FAA Reacts To President Trump’s Air Traffic Control Proposal

On Monday, President Donald Trump announced plans to overhaul the Federal Aviation Administration (FAA) by privatizing air traffic control.

He is scheduled to give remarks on the plan he’ll send to Congress at 11:30 a.m.in the East Room of the White House.

Trump chose to make the case to privatize the system at the start of a week focused on repairing the nation’s infrastructure of roads, bridges and airports. But as usual, cost could be the determining factor in the end; the proposal is wrapped up in President Trump’s $1 trillion infrastructure investment plan. Pilot and ABC News aviation consultant, John Nance, says Global Positioning System is not the silver bullet solution to tracking airplanes that the president suggests. Thune has previously suggested that there is not enough support on his committee to move an FAA reauthorization bill in the coming weeks that includes air traffic reform.

Joined by Transportation Secretary Elaine Chao, Vice President Pence, a group of former transportation secretaries, and a host of airline executives, the president said the new system would help the US catch up with the technological advances of other countries like Canada.

The air traffic controllers’ union is generally supportive of the proposal, as it sees the current FAA air traffic control system as somewhat inefficient. The FAA would continue to provide safety oversight of the system under a congressional privatization plan.

“That air traffic can be managed from Pittsburgh or Philadelphia, for instance, because of the technology with cameras, sensors and things like that”, he said. Rep. Bill Shuster (R-Pa.), chairman of the House Transportation Committee, said, “Government bureaucracy has held back innovation in American aviation”.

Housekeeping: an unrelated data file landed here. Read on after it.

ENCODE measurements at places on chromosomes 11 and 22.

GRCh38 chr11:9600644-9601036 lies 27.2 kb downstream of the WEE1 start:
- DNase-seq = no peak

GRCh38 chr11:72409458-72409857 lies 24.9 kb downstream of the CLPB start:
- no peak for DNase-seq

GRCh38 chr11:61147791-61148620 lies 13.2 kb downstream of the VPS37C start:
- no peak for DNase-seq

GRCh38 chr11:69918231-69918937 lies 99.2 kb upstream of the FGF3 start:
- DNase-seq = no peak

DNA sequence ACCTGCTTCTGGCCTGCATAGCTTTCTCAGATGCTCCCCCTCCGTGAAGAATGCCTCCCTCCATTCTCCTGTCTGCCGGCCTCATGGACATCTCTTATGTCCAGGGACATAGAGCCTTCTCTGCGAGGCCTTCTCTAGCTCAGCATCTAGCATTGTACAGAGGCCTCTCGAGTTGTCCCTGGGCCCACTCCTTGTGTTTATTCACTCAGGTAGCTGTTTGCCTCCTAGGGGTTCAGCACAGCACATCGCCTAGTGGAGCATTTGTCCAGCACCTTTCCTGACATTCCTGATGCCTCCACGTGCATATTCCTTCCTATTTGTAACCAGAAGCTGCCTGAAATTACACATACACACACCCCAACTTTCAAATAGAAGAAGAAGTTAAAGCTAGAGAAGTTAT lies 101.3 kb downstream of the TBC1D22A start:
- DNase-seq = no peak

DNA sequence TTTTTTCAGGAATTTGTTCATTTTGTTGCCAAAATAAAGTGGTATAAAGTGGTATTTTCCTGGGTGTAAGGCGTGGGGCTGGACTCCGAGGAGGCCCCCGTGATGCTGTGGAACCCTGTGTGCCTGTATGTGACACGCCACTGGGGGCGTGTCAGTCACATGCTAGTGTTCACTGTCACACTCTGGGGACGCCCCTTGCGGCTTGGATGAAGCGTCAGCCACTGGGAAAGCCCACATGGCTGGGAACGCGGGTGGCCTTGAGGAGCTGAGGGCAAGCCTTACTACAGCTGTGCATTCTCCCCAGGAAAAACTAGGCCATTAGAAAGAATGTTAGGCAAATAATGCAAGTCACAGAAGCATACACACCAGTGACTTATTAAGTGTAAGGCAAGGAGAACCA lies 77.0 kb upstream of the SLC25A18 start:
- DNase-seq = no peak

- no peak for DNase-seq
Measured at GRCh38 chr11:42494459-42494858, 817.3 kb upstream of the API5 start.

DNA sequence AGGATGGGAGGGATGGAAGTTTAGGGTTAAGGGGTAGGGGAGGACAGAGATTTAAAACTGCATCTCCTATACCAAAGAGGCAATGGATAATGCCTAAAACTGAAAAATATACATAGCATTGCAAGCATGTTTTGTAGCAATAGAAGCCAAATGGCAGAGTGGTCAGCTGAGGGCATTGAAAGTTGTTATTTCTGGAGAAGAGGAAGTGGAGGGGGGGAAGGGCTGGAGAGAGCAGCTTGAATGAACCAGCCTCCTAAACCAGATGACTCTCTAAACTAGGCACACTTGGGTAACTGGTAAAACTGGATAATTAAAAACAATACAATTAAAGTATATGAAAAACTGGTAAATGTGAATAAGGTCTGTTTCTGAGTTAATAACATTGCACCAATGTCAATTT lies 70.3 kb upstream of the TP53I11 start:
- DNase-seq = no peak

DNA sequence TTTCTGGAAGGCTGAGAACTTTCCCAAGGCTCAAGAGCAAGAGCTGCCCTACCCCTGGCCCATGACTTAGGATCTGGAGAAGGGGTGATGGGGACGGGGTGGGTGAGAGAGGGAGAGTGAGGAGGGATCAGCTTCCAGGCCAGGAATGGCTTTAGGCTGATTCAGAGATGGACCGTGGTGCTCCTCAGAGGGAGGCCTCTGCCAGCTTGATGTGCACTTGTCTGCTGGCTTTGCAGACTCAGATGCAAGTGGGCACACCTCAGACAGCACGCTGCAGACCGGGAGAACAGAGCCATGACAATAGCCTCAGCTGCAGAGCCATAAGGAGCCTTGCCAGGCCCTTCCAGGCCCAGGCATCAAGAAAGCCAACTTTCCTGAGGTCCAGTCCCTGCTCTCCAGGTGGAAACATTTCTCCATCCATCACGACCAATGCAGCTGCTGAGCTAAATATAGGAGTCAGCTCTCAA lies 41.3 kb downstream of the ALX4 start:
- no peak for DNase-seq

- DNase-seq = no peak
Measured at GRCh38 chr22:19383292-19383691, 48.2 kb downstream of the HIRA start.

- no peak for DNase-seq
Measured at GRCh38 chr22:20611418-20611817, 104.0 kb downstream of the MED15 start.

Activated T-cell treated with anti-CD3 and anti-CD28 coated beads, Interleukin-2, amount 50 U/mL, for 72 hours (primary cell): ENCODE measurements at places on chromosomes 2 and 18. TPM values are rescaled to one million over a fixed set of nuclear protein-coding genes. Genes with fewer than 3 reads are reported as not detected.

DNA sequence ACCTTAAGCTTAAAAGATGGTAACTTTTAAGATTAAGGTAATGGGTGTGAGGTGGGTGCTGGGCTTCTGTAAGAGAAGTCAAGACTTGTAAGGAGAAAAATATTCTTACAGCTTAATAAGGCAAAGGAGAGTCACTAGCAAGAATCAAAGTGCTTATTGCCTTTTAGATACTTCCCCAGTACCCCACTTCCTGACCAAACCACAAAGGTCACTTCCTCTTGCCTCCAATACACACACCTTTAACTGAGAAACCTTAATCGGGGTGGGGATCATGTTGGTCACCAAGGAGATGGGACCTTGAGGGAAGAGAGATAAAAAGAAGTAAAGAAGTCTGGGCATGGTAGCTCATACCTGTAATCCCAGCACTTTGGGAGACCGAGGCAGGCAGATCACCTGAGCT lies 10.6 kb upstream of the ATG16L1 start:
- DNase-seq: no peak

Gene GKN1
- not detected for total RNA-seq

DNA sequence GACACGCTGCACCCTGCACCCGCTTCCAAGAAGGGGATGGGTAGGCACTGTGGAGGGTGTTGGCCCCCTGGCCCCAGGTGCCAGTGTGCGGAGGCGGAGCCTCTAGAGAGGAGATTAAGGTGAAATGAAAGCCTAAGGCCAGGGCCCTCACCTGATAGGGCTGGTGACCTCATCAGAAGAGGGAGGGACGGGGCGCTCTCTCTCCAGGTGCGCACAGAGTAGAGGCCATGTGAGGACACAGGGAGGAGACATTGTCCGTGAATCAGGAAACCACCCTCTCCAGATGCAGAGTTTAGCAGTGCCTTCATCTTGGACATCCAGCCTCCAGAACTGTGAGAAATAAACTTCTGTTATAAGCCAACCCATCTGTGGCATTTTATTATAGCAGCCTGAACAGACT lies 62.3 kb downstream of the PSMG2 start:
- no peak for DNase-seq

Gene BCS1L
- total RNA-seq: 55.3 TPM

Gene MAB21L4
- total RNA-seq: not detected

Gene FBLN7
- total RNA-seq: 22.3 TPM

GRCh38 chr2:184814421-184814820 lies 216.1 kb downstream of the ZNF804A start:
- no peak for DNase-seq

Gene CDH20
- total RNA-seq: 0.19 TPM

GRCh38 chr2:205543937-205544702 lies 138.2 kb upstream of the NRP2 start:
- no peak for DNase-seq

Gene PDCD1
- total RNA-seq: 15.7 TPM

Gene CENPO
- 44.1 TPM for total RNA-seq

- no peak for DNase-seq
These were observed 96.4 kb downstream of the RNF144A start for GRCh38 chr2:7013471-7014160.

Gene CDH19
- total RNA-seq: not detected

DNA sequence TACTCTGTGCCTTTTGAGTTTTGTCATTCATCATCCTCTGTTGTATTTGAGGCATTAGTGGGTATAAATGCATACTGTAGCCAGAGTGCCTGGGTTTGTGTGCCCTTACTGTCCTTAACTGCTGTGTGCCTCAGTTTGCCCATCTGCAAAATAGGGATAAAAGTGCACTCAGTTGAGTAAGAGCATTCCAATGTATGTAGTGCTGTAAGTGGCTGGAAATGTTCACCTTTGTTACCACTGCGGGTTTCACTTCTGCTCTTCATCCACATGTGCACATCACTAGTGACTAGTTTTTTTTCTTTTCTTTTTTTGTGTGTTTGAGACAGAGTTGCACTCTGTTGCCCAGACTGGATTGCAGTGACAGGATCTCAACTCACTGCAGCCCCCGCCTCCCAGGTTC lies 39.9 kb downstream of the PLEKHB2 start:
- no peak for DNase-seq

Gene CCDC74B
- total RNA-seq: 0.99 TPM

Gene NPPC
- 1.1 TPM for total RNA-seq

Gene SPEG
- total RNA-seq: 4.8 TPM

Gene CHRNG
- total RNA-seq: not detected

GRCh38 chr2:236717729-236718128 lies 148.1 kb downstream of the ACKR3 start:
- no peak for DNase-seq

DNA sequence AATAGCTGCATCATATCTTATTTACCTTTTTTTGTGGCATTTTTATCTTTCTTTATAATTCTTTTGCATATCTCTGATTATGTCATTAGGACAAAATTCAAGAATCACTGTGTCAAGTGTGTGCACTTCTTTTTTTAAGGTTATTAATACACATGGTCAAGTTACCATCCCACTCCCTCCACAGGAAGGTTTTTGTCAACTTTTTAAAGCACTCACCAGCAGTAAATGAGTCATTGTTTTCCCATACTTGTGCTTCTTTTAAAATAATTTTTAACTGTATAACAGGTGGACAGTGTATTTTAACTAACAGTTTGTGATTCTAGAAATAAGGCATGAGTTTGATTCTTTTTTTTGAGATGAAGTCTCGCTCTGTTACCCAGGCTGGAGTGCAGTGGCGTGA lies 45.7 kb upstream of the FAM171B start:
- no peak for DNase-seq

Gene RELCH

Supporters of the plan, which include numerous major U.S. airlines, say the current system slows the introduction of new technology and makes funding subject to the unpredictable whims of Congress.

These comments were surprising given the fact that the American system handles orders of magnitude more traffic than any other in the world at efficiency and safety levels and costs per operation that are second to none. So far, Trump has only sent a plan to Congress, so the debate between the two sides will begin soon.

Opponents, including Delta Air Lines, say the system is so large that privatization would not save money, would drive up ticket costs and could create a national security risk.

Government taxes would taper off as user fees increase to fund the new corporation, Shuster said.

In what he called an “air travel revolution”, Trump promised the “really monumental reform” would deliver “cheaper, faster, and safer travel” as well as an economic boost that could be worth $25 billion to the economy. But critics say the radar and radio tech it uses to do that is outdated.

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